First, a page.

George Washington Papers

To George Washington from Thomas Coleman Martin, 16 October 1797

From Thomas Coleman Martin

King & Queen [County] Octr 16 1797


I have the honor to acknowledge the receipt of your Letter of the 3d instant and it will afford me great satisfaction if the answer I am giving shall contribute to yours.

I have invented a machine for seperating the grain from the straw of wheat & other small grain which bears but a small degree of analogy either to the Scotch machine or Mr Bookers as I had no knowledge of either at the time of this invention.

The plan of this machine is so simple that its workmanShip would fall within the compass of twenty dollars and as it has no bands & but few wheels it cannot easily be disordrd—of corse in case of an accident (which is hardly possible) it would be easily repair’d.

The first I invented is worked by water by the help of the shaft of a small ⟨tred⟩ mill the upper stone of which is removed for the purpose. Sixteen square inches of water under a pressure of six feet discharged upon a ⟨sub⟩ mill wheal of two feet diameter is sufficient to give one machine the requisite velocity. The force bestowed by this power is competent to the geting out in great perfection three bushells of wheat in seven minutes with three hands to attend the machine. But as this is the effect of a first essay I can venture to assert that the same power is adequate to a greater degree of execution.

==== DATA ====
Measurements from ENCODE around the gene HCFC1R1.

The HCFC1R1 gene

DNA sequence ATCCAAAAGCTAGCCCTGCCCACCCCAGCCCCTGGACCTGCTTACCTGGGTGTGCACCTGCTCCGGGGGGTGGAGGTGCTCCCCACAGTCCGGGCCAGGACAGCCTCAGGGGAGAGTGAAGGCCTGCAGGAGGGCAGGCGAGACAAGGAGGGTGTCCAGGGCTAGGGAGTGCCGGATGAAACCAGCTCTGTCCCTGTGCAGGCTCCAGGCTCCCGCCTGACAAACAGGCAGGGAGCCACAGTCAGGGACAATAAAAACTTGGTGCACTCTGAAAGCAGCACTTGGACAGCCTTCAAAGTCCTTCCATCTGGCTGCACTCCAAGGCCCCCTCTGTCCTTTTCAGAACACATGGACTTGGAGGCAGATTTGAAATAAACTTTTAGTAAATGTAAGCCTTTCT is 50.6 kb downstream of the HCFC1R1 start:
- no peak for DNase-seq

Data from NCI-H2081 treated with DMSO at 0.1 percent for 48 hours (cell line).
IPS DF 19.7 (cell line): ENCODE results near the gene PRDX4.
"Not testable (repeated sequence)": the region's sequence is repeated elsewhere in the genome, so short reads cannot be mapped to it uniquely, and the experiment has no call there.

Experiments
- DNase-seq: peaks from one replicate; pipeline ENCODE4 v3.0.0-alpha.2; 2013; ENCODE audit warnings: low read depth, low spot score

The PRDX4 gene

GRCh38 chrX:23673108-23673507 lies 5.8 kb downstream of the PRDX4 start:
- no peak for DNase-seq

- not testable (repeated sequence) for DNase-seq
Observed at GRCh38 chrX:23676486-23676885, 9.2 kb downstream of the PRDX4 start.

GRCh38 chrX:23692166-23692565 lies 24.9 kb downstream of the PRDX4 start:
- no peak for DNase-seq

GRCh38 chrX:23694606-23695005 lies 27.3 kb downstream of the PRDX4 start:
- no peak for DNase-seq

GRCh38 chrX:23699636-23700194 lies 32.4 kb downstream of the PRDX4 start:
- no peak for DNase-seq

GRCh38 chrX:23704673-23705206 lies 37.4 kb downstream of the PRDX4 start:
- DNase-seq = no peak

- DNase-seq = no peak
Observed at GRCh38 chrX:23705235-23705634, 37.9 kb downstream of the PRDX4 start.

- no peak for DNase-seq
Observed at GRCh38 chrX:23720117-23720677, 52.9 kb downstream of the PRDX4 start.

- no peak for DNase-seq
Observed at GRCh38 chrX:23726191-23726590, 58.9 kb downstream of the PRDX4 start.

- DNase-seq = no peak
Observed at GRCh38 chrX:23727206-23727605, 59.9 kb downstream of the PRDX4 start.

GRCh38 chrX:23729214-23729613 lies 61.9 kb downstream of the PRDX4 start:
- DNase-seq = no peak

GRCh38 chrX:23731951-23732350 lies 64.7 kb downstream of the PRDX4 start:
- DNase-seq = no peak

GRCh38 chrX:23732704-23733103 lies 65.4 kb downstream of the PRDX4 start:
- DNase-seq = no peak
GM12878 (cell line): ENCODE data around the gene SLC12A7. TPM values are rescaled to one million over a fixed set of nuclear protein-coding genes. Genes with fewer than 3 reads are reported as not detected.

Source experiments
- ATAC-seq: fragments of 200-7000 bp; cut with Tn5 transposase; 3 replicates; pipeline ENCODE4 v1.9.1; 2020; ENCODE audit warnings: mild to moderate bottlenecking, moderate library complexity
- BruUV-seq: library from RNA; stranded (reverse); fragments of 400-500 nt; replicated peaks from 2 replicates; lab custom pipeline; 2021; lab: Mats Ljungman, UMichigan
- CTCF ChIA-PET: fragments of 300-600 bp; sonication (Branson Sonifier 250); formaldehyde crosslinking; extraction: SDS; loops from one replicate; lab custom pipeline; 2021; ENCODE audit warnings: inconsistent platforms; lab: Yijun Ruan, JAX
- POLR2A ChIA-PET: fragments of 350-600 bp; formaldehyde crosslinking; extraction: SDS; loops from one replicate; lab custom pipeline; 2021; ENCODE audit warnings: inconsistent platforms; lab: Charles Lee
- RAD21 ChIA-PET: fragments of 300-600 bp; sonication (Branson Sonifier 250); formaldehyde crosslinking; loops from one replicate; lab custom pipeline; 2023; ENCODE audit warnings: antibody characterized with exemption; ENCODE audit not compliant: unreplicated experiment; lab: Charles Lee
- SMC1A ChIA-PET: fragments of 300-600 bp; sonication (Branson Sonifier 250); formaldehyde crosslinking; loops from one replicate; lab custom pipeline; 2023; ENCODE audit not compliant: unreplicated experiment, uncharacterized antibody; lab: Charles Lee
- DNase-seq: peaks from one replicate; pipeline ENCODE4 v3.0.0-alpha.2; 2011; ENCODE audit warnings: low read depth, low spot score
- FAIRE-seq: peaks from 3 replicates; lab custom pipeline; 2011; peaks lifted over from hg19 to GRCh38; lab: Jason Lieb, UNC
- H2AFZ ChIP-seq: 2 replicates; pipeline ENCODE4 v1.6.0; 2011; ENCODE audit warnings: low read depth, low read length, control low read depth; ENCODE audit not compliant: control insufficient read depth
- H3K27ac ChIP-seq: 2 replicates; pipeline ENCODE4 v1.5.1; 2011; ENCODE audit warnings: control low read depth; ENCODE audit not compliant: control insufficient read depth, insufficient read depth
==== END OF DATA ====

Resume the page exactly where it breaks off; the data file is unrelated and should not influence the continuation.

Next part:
This discovery has been so recently carried into execution that I have not yeat been able to apply for a patent though it is my purpose to do so nor have I fully satisfied myself how far it may answer if worked by a horse or hand. An experiment however which I have made in the latter mode encourages me to hope that, in this way also the machine may be of considerable utility.

This machine is as small as to be quite portable in a common wagon and therefore a house of very small dimentions will suffice—any barn whatsoever is abundantly sufficient to work it in.

As it would be hardly possible that a compleat idea of the machine could be colected from a ritten discription I will not trouble you with one—permit me only to observe that the chief complexity of it is comprised in four plain cogwheels the larger of which is three feet diameter and a perpetual screw of easy imitation.

Altho I purpose to apply for a patent yet as the good of mankind was my chief motive for turning my thoughts to this and other semilar objects so I have made no secret of my efforts nor of the results arising from them Here the machine has been submited to ⟨an⟩ discriminate examination as that which it could say for itself would have most influence towards bringing it into general use And if upon farther examination it should prove itself worthy of your patronage it will greatly incourage my hope of haveing contributed towards the publick good. I am with all due respect Sir yr mot obt Servt

Tho. C. Martin


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